(via Flickr/USACEPublicAffairs/Jay Woods)

An increase in free space within reservoirs would not have made much of a difference in last year’s record flooding along the Missouri River, according to a report released today by the Army Corps of Engineers.   

Jody Farhat, the Corps’ Chief Water Manager for the Missouri River, says a higher amount of free space would have only reduced last year’s flooding, not prevented it.

“Due to the tremendous volume of water, we still would have had very high record releases from the reservoirs," Farhat said.  "We still would have had a significant flood event in the Missouri basin."

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Missouri disaster recovery
5:38 pm
Fri February 10, 2012

Levee repairs, flood recovery to be discussed in Columbia this weekend

A levee breach in northwestern Missouri in 2011.
(Atchison Co. Emergency Management)

State and federal leaders are gathering in Columbia Saturday to talk about ways to prevent last year’s devastating floods that plagued northwest and southeastern Missouri.

Heavy snow and rainfall led to record releases from South Dakota dams along the Missouri River –and as a result 200,000 acres of farmland in northwest Missouri sat flooded for months, along with a significant stretch of Interstate 29 in Missouri and Iowa.  Around 130,000 acres were flooded in the southeast part of the state when the Army Corps of Engineers blew a hole in the Birds Point Levee along the Mississippi River in order to protect the town of Cairo, Illinois.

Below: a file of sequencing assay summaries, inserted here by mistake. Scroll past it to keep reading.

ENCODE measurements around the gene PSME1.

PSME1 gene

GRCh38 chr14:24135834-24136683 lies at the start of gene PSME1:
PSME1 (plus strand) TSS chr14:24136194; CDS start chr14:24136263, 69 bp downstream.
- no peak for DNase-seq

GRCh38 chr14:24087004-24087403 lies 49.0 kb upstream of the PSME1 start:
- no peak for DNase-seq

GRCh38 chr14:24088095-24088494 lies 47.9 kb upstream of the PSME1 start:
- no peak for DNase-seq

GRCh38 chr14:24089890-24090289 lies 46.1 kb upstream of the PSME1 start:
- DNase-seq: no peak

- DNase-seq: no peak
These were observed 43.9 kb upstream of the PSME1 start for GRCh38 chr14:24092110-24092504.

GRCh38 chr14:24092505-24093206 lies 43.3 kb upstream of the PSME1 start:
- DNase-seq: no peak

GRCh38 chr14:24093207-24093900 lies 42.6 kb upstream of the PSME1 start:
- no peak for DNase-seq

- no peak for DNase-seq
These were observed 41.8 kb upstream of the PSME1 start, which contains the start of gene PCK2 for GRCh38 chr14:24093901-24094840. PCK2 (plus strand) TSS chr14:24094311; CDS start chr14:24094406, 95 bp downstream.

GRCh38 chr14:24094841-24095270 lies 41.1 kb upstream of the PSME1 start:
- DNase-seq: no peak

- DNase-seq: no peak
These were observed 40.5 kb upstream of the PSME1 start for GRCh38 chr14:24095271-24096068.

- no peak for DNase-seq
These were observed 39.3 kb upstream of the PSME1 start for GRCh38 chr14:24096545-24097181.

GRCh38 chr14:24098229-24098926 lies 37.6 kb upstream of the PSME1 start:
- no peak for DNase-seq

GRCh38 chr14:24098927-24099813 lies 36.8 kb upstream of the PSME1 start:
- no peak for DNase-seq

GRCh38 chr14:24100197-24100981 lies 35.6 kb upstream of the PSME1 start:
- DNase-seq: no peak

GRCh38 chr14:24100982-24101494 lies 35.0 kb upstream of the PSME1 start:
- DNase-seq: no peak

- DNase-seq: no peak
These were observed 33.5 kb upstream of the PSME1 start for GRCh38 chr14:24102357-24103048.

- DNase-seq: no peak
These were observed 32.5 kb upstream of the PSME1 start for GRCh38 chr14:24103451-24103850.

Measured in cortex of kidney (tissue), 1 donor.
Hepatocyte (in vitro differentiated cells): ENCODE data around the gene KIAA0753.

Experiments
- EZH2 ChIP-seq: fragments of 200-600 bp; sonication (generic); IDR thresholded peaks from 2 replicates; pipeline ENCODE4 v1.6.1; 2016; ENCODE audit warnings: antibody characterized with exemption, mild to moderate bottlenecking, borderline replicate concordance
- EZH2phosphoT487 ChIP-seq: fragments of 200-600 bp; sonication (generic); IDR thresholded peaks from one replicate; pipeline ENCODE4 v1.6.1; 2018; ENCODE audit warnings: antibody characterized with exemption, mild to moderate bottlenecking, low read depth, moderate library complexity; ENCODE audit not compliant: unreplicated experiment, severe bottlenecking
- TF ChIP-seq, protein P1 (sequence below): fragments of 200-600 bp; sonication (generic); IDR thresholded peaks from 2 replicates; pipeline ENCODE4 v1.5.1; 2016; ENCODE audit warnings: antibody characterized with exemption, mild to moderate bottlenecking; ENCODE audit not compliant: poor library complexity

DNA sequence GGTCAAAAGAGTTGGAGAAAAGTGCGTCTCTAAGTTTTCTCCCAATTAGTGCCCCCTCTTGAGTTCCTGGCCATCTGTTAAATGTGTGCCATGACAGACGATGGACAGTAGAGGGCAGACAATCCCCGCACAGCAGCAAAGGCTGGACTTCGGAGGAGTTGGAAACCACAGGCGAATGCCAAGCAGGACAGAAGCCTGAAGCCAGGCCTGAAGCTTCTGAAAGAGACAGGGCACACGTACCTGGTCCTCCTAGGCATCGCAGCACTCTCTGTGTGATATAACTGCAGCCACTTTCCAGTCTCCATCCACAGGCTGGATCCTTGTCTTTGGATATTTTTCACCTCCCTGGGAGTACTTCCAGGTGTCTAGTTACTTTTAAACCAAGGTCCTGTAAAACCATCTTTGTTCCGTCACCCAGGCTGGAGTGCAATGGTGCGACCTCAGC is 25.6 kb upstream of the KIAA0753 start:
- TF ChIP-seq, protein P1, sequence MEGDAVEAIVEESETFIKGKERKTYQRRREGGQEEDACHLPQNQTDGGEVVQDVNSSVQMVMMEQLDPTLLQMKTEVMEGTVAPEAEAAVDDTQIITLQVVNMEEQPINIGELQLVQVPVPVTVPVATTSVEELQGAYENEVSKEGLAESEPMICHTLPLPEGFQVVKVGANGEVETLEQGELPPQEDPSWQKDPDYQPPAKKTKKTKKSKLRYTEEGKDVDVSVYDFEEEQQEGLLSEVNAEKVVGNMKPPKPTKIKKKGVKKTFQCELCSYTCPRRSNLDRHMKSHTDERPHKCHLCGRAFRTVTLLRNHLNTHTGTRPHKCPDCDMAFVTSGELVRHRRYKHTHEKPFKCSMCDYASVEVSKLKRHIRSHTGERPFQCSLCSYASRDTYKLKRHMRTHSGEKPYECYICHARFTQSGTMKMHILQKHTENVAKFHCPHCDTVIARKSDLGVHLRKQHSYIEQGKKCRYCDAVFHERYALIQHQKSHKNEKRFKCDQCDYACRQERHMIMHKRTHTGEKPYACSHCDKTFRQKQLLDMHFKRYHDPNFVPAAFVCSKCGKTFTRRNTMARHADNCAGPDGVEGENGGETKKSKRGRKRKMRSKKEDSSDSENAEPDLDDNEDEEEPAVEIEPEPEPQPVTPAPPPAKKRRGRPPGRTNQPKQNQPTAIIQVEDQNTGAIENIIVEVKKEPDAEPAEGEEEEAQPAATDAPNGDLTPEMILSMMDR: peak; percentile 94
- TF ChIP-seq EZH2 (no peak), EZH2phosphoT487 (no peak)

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FEMA/Missouri
1:50 pm
Wed December 7, 2011

Mo. gets $5M disaster-recovery grant from FEMA

Mo. Gov. Jay Nixon walks with resident Anthony Tumminia during a tour of tornado damage in Sunset Hills, Mo. on Jan. 1, 2011. Sunset Hills sustained damage to about 25 homes in a storm Dec. 31, 2010. Tumminia'a home was completely destroyed.
(UPI/Bill Greenblatt)

Missouri is getting more than $5 million from the federal government to help in the long-term recovery for people hit by tornadoes and flooding.

The grant announced Wednesday from the Federal Emergency Management Agency will be available to help people hit by tornadoes in the Joplin and St. Louis areas, as well as flooding along the Mississippi River and in southern Missouri.

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Morning round-up
9:26 am
Thu November 3, 2011

Morning headlines: Thursday, November 3, 2011

SIUC tenure and tenure-track faculty go on strike

Three of the four Southern Illinois University Carbondale (SIUC) unions in a contract dispute with the administration have reached a tentative agreement, avoiding a strike among non-tenure track faculty, civil service staff and graduate assistants. But one group walked off the job this morning.

Talks toward a new contract broke down last night.

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MSD
3:04 pm
Tue November 1, 2011

MSD developing new back-up power monitoring system for pumping stations

Cleanup along Dryden Court in St. Louis two days after sewer backups triggered massive flash flooding in June 2011. Power outages at MSD's pumping stations caused the floods, but a new system to monitor the power for those stations is forthcoming.
(Rachel Lippmann/St. Louis Public Radio)

The Metropolitan St. Louis Sewer District says it will be developing a new system to monitor back-up power sources at its pumping stations.